AIC’s 39th Annual Meeting- Joint Objects and Archaeological Discussion Group Session, June 2, “Beyond the Field Lab: Emergency Conservation in the Granicus River Valley of Northwestern Turkey,” by Donna Strahan

The afternoon OSG/ADG session began with a fascinating talk by Donna Strahan, Conservator in the Sherman Fairchild Center for Objects Conservation at the Metropolitan Museum of Art, that very successfully demonstrated the importance of cooperation and flexibility in the preservation of cultural property. Donna began by introducing the site of Troy, where she has spent many seasons as a field conservator.  Troy is excavated by a number of international institutions, but a single conservation lab treats the finds unearthed from all of the excavations. The large site provides ample opportunities for education, functioning as both an archaeological field school and a place for conservation training for an international group of students.  Each season there are between one and six conservators and up to four languages spoken in the lab.  Although language barriers can pose some difficulty, the varied training and experience of the conservators facilitates the exchange of ideas and re-evaluation of conservation practice.

In addition to treating finds from the site—an impressive 500-700 per year—the Troy lab is also called upon to do emergency treatment at neighboring sites in the Granicus River Valley.  Donna emphasized that emergency conservation is about triage and compromise.  The needs of the objects must be prioritized, but the decision of what gets treated outside of Troy is often tied to local politics. The help of the Troy team is often sought in response to or in anticipation of looting, an example of which is the Dedetepe Tumulus, dating to the 5th c. BCE.   In the course of their work, the Troy conservators discovered, among other things, the fingerprints of ancient robbers on the marble sarcophagus, painted marble beds, and a shattered alabaster vessel with resides of Tyrian purple; the latter may provide direct evidence of a funeral ceremony that involved dipping ribbons into purple dye and tying them around a vessel.  Donna then went on to describe several other Granicus River Valley projects:

  • The Polyxena Sarcophagus, with associated remains of a funeral cart
  • The Parion necropolis, where they found a physician’s burial that included a medicine box with arsenic and lead-containing pills (“a Roman Dr. Kevorkian,” Donna suggested)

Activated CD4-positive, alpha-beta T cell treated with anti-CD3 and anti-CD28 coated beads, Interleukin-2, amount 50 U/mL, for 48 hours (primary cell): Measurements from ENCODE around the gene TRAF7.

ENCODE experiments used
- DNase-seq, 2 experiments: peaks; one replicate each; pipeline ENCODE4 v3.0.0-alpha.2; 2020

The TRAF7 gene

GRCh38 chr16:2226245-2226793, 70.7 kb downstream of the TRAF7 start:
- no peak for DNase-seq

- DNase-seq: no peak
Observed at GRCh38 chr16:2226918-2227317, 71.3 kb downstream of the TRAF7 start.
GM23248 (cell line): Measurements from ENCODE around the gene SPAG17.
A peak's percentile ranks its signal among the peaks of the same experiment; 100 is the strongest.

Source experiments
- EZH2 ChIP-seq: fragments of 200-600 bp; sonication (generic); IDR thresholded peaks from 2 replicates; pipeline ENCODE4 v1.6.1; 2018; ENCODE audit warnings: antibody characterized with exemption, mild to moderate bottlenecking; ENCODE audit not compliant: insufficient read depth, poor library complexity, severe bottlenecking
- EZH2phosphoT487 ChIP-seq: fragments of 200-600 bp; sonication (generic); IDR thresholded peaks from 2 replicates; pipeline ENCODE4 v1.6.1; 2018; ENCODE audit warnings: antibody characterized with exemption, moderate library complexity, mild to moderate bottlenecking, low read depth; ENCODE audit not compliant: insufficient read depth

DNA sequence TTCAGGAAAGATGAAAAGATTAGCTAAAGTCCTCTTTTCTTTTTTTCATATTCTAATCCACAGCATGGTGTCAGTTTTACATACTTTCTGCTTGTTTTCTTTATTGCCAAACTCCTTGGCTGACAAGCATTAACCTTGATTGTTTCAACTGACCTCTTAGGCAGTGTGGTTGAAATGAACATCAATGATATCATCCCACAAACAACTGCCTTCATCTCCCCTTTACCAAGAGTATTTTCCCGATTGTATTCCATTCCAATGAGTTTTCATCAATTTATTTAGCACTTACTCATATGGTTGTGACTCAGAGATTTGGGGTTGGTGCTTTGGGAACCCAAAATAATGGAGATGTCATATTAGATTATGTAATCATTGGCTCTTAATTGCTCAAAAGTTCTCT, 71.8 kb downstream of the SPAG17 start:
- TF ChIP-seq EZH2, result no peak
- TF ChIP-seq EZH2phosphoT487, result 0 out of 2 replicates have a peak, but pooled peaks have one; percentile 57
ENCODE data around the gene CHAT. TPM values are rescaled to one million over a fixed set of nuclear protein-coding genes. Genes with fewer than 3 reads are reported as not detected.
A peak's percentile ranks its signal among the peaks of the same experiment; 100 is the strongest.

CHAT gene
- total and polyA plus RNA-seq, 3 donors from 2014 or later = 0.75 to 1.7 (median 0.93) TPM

• The beautifully painted Çan Sarcophagus with interesting examples of damnatio memoriae, which looters broke into with a backhoe(!).
  • The sites and artifacts receiving emergency care from the Troy team are not always associated with ancient cultures—at the site of the WWI Battle of Gallipoli, a leather shoe was found with the remains of a foot still inside.  Although Donna suggested reburial, the Gallipoli Museum wanted the “object” on view as a reminder of the horrors of war.  Although Donna, and probably many of us in the audience, would consider reburial to be a more ethical decision, she reminded us how important it is to be sensitive to the customs and desires of the country you’re working in.

These case studies were wonderful illustrations of both the difficulties and benefits of emergency conservation.  Emergency excavations, Donna said, are rarely scientifically excavated, there is rarely time to plan, and you’re often working with unfamiliar people and objects.  However, without this important work, the wealth of information contained in these sites and artifacts might be lost entirely.  The finds from Granicus River Valley projects are regularly published in the Studia Troica, giving these objects (which generally languish in storage or worse) a place in the archaeological record.  At the end of her talk, Donna showed a recent picture of Dedeteppe Tumulus, completely destroyed by looters—a powerful reminder of just how essential emergency conservation can be.

In the question period, Tony Sigel, Conservator of Objects and Sculpture at the Harvard Art Museums, said that his rule of thumb is to generally make any modern damage to an object as invisible as possible.  He asked Donna if she considered inpainting the damage done by the looters with the backhoe.  Donna replied that she would not choose to inpaint for two reasons: she did not want observers to think that the conservators were “repainting” the sarcophagus, and she thought it was important to demonstrate just how much damage looting does.